I mean, one case, you know, before and after the murder, and in one case after the murder at the funeral home. So in that case, the guy says at the funeral and I saw Jimmy sort of standing over the casket and saying menacingly, you know, “You got what you deserved.” And then in another case a guy who was actually friends with Fennell and with Stacey has this story about how about a month or so I think, before she was murdered, that he was over there apartment complex and Stacey had gone off to the pool. And they were standing by this barbecue pit and that Jimmy comes out with this like really stunning sort of sentence and says basically that he knows that his fiancee is fucking an N. And this guy who was sort of shocked by this in explaining why he never came forward before he said he left law enforcement and he left Bastrop, but that he still had family there. And that he was worried what would happen if his family was seen sort of perceived as going against law enforcement. I don’t think that’s an unreasonable concern.
JS: Liliana, where do things stand now and what is Rodney Reed’s best hope?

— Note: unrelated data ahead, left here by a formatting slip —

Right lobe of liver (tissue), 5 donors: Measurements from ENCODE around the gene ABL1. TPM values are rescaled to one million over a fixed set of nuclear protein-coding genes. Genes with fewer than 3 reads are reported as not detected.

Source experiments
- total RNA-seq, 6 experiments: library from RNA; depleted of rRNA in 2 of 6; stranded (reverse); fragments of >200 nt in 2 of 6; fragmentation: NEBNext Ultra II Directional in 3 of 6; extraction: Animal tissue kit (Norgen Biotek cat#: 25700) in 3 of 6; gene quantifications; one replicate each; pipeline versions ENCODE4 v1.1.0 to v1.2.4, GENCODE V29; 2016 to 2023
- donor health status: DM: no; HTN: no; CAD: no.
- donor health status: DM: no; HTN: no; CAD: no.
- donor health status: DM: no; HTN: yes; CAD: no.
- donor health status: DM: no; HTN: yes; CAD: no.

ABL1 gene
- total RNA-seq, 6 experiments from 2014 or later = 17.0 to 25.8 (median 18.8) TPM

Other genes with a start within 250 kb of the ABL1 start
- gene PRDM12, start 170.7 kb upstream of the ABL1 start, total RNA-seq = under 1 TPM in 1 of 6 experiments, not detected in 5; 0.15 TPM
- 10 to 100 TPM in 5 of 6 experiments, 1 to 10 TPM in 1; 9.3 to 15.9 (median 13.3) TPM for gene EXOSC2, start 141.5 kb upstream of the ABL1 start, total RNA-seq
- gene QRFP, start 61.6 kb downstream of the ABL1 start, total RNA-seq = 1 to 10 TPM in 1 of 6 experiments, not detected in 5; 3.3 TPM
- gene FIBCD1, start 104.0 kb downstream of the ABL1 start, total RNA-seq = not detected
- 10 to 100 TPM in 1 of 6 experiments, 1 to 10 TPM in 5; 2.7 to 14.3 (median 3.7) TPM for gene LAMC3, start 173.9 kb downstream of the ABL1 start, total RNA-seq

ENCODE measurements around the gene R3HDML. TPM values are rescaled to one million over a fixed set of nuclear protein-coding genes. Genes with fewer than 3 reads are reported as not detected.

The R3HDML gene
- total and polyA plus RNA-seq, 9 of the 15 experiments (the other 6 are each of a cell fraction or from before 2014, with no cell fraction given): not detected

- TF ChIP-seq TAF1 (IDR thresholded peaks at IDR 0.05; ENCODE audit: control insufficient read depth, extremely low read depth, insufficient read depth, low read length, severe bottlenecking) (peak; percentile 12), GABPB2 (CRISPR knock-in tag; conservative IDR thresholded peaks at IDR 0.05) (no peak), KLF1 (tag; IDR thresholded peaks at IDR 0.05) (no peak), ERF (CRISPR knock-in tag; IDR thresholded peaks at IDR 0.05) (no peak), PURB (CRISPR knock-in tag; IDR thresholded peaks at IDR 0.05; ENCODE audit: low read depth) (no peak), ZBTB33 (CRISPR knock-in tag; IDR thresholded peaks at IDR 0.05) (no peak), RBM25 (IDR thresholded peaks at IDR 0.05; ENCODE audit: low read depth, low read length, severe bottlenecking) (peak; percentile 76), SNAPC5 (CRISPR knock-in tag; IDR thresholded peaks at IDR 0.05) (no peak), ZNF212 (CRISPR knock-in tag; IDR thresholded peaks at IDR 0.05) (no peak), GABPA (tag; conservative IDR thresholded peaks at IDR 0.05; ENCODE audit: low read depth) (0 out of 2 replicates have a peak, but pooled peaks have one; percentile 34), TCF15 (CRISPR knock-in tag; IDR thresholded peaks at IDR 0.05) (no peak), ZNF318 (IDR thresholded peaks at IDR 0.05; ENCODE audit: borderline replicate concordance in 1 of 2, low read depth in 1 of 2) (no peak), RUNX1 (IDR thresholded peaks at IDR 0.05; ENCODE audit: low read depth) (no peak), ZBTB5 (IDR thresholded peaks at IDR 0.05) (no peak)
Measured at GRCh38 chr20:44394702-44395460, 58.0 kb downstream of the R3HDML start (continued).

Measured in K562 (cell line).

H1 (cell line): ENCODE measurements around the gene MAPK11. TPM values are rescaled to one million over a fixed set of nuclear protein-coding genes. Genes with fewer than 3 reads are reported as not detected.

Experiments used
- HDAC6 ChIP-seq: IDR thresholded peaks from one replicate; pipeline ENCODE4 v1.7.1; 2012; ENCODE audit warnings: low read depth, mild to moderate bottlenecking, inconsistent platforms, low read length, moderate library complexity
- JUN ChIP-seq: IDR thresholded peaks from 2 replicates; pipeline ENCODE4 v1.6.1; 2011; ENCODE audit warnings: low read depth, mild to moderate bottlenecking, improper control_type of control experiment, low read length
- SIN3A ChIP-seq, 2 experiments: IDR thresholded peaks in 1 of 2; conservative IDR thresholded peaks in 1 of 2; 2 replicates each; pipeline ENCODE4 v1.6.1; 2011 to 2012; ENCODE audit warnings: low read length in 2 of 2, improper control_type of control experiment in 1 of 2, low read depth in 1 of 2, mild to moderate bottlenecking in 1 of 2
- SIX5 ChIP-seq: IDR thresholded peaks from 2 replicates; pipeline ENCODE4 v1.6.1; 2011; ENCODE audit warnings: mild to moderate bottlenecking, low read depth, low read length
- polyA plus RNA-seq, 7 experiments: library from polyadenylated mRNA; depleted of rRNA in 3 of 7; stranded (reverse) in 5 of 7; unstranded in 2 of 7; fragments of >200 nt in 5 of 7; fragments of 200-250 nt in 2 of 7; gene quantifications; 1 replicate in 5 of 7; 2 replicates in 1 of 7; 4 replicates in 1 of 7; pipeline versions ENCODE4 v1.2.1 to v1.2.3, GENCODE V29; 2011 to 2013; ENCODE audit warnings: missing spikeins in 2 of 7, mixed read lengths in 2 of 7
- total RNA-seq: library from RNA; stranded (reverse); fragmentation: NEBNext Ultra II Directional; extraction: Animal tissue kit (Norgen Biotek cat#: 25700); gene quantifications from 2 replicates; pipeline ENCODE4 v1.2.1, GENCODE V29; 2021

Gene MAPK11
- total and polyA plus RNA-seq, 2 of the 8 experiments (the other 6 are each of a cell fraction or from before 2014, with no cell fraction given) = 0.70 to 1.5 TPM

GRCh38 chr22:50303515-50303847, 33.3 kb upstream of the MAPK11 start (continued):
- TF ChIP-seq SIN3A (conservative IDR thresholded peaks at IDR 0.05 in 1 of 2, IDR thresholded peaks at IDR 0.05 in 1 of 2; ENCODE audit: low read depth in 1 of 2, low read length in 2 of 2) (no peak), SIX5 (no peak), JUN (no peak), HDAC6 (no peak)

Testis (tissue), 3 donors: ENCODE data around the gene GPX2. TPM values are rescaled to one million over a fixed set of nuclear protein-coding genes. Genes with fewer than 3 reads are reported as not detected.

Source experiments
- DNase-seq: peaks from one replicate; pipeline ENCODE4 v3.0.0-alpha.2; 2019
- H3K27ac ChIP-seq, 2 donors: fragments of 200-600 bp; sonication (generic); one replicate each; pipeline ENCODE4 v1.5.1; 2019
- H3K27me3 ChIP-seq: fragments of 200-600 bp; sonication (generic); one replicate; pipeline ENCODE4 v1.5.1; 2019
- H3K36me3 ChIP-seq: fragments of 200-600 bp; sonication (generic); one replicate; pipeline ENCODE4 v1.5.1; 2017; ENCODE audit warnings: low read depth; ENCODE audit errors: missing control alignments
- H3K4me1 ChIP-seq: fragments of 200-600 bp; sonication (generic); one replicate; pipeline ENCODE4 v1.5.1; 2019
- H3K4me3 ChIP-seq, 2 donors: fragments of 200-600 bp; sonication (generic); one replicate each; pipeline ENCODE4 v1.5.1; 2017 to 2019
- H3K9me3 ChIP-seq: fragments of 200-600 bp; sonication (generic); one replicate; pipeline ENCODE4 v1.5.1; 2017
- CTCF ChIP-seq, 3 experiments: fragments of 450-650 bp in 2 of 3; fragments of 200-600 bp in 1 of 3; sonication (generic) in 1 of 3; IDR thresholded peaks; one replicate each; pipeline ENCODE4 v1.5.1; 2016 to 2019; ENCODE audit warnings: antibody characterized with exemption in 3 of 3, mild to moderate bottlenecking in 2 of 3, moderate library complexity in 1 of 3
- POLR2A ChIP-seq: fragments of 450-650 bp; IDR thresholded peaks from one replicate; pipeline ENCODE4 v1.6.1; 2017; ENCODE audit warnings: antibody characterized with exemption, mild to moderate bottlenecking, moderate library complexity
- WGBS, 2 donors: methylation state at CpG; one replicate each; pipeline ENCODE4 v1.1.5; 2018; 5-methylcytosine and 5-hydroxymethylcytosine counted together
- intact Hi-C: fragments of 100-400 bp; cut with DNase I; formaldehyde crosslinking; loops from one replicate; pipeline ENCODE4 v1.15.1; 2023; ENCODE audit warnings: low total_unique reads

LS: The lawyers obviously, as in any death penalty case, are going to be fighting this until the very end. And so the next thing that’s happening, as far as I understand is that the Supreme Court is going to be conferencing on this case on the 15th of November, and that’s where they’re going to decide whether or not they’re going to take up any of the issues that have been raised before them.
JS: What are the specific grounds for the appeal, in this case going before the Supreme Court, Jordan?
JSm: A couple of issues actually, and one is really related to Fennell. OK, back in 2016, what happened was a cop that worked with Jimmy was interviewed by CNN’s death row stories, where he basically gave an alternate accounting of what Fennel had done the night before Stites was murdered. He had claimed that he’d been at home alone with her all night and everything was just great. And this man named Curtis Davis says, “Well, no, that’s actually not what Jimmy told me. Jimmy told me the next day after they’d found Stacey’s body that he had actually stayed out drinking the night before with some cops that he coached a little league team with.” So this is like a completely different story. And that Curtis Davis sort of interview was what prompted in part a review in 2017 where Fennell then takes the fifth again. So, one of the questions before the U.S. Supreme Court, it basically has to do with how to deal with a witness like Fennell, invoking this right against self-incrimination and refusing to testify when they’re actually being confronted with this suppressed evidence, i.e. the Curtis Davis allegation, right?